What the Pandemic Has Taught Us About Transforming CitiesÁlvaro Cuéllar Jaramillo
In the face of debilitated environmental health, worsened by the spiralling climate crisis and an unsettling production, energy and consumption system, the current health crisis adds another strike to this growing tally.
In the Mediterranean urban model, dense and compact, these problems are exacerbated due to a lack of open space. Compared with garden cities, the difficulties in guaranteeing social distancing and avoiding contagion become all too evident.
This model falls short when it comes to generating more green spaces that help reduce pollution; it also fails to offer alternatives that help compensate the psychological consequences of a city under lockdown, and nor does it facilitate the creation of urban allotments and other spaces reserved for inner-city food production.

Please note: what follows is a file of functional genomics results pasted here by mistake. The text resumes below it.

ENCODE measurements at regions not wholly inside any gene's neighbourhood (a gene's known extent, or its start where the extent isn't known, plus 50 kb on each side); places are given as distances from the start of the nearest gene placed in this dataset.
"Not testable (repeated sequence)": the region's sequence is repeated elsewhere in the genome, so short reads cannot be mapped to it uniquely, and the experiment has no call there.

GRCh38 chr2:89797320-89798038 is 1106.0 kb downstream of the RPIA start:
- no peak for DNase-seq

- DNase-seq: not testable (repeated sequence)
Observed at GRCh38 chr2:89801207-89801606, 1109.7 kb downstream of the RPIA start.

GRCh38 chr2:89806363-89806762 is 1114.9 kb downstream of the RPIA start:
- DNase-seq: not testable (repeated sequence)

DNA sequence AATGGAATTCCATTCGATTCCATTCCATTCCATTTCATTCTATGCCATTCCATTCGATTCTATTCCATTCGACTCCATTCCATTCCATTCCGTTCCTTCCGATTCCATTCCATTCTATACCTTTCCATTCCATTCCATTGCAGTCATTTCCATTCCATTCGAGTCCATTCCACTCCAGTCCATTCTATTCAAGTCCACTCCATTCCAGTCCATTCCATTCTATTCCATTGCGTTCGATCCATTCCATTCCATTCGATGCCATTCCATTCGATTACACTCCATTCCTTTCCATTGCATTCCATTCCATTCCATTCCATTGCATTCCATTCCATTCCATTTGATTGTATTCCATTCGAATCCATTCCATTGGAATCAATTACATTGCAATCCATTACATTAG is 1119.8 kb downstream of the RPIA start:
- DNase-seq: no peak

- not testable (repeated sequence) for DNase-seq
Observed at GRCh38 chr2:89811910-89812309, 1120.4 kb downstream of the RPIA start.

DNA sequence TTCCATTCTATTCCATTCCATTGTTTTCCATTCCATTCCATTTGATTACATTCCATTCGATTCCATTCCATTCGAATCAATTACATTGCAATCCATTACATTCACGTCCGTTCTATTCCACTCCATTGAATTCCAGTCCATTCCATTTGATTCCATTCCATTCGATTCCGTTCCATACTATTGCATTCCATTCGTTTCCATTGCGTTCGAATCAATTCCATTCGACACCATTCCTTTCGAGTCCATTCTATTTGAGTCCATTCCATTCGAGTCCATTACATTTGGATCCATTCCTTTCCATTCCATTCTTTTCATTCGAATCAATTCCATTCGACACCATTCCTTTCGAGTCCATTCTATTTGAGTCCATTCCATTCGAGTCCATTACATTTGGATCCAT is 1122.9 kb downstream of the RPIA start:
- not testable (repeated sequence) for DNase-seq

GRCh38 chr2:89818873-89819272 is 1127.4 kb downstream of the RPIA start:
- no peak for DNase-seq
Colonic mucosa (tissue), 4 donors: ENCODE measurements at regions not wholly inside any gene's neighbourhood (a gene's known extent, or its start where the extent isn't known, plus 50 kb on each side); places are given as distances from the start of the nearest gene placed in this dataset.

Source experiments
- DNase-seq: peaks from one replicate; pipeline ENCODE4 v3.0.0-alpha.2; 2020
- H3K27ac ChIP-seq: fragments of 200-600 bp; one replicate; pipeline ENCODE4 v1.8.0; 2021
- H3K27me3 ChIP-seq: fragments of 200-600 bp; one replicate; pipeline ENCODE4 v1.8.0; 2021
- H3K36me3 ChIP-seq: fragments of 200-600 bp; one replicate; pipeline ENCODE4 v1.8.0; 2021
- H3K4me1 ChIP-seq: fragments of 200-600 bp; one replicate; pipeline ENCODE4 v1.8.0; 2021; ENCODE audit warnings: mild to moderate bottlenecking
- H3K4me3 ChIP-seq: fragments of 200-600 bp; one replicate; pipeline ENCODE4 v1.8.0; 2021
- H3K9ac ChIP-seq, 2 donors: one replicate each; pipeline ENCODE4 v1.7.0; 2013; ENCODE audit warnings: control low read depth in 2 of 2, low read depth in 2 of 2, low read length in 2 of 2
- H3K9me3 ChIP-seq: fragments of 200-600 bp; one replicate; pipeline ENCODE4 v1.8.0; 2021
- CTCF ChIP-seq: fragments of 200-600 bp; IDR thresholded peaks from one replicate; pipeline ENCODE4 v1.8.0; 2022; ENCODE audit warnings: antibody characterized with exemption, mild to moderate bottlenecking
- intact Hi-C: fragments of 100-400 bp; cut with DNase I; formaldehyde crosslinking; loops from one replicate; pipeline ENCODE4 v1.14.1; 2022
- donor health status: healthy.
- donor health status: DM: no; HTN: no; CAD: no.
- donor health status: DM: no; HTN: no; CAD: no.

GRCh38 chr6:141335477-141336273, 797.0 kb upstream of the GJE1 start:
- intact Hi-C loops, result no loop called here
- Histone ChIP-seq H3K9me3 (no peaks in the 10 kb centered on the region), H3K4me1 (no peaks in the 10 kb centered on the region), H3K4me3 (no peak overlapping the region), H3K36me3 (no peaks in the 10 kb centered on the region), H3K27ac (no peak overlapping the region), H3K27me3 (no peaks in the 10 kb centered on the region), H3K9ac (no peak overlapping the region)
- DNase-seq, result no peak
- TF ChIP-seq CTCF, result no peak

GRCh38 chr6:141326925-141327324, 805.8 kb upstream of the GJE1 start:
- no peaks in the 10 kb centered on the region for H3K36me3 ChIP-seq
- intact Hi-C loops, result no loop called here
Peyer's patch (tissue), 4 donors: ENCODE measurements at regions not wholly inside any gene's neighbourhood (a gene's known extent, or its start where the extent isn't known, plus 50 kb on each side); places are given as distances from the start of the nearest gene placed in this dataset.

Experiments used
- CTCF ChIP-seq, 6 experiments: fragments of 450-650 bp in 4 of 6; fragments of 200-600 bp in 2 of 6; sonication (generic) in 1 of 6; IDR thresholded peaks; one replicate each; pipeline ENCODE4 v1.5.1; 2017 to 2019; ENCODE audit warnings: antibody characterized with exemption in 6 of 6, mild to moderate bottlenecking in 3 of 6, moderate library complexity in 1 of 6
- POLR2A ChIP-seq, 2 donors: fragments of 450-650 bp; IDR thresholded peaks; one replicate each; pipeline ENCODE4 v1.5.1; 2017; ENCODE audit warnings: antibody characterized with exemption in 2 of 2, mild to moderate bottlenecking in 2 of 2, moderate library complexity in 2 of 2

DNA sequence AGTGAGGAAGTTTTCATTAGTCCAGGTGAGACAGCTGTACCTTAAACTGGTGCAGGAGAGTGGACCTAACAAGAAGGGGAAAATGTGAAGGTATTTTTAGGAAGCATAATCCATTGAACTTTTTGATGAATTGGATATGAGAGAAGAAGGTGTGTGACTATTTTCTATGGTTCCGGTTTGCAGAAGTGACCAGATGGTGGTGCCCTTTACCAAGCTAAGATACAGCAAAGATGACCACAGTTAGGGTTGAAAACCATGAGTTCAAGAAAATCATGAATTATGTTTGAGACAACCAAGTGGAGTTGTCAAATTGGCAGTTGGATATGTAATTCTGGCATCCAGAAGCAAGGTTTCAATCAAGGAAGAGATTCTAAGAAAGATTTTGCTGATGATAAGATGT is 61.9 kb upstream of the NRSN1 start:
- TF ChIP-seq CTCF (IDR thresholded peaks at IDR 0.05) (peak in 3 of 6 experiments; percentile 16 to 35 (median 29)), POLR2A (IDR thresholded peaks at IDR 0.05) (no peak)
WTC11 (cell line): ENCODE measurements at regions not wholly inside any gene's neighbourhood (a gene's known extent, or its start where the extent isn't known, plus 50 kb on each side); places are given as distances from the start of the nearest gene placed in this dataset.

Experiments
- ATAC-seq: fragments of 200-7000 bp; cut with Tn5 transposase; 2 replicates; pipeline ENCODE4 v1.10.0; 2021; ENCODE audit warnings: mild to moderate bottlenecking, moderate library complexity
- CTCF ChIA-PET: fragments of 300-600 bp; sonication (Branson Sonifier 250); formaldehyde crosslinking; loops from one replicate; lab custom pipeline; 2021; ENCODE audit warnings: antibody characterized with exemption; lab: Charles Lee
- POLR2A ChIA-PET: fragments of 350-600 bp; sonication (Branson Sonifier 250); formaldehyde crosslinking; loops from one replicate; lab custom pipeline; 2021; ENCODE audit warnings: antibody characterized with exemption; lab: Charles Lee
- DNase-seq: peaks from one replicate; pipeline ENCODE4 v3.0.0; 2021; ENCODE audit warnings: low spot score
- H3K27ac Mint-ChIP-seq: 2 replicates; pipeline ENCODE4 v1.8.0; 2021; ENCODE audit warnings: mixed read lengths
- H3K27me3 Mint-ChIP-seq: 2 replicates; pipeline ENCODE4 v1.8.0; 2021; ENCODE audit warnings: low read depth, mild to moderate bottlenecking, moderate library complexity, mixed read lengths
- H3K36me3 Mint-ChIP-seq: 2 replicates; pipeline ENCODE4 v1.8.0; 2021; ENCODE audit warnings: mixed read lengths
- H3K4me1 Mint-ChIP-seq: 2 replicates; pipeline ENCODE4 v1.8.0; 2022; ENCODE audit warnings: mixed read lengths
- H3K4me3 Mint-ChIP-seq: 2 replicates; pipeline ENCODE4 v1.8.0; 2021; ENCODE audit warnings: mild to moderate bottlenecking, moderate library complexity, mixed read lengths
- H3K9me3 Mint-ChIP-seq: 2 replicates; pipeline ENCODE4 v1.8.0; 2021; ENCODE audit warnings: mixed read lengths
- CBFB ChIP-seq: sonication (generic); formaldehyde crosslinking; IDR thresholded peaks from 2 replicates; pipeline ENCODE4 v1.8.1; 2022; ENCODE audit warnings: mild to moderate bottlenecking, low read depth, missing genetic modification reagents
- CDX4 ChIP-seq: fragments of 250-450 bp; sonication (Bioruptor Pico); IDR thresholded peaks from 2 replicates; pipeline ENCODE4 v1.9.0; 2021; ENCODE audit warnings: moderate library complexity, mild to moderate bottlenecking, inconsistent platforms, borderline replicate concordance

Nonetheless, the current pandemic could serve as a catalyst for a new generation of urban transformations that complement existing ideas, such as the composition of ‘superblocks’ or low-emission zones.
These are very useful strategies for helping to offer healthy spaces and thus improving the urban habitat. Even so, it may be easier said than done due to the arduous planning and management process required.